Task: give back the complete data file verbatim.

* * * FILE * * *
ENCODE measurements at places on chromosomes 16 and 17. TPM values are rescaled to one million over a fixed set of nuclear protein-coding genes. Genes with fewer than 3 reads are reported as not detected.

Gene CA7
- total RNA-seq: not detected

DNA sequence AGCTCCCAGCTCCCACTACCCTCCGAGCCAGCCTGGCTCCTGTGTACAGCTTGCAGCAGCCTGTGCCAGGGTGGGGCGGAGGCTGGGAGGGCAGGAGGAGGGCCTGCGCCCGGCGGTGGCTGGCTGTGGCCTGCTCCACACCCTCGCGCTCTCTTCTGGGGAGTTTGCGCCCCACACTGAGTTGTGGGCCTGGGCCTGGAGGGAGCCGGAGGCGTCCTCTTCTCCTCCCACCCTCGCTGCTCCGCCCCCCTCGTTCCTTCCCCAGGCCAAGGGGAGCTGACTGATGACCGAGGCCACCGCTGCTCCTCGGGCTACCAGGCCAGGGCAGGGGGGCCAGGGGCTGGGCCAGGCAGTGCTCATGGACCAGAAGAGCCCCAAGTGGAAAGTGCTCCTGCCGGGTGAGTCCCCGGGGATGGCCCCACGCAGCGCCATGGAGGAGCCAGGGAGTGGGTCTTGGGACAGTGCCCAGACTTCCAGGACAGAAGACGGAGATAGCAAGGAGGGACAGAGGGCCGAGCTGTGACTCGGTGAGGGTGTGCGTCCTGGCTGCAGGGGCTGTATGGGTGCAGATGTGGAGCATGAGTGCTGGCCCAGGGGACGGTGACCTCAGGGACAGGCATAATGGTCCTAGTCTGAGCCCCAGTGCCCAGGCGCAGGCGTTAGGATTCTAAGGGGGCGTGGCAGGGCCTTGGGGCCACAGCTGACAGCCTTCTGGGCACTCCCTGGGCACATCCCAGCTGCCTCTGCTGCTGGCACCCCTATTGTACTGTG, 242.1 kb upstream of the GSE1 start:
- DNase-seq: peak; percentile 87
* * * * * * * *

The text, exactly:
ENCODE measurements at places on chromosomes 16 and 17. TPM values are rescaled to one million over a fixed set of nuclear protein-coding genes. Genes with fewer than 3 reads are reported as not detected.

Gene CA7
- total RNA-seq: not detected

DNA sequence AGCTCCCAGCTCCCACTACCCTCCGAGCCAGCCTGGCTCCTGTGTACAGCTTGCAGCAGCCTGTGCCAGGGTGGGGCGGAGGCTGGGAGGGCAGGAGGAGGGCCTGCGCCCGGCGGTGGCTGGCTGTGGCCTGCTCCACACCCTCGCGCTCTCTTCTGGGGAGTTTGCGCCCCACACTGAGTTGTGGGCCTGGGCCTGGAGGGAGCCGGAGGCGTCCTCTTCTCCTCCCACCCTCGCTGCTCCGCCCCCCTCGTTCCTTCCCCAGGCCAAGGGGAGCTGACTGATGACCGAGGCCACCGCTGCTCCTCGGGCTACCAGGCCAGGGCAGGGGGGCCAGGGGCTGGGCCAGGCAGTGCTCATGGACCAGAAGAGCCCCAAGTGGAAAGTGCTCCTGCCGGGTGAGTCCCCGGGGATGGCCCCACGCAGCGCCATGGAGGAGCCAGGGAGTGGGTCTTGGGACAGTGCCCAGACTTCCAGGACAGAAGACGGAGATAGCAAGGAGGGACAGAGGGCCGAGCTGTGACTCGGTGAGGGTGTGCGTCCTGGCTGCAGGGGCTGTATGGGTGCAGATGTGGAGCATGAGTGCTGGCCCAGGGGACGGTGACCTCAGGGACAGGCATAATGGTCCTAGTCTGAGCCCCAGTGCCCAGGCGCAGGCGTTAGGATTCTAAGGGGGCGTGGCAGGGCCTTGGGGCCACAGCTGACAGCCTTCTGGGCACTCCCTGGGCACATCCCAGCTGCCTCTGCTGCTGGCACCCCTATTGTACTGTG, 242.1 kb upstream of the GSE1 start:
- DNase-seq: peak; percentile 87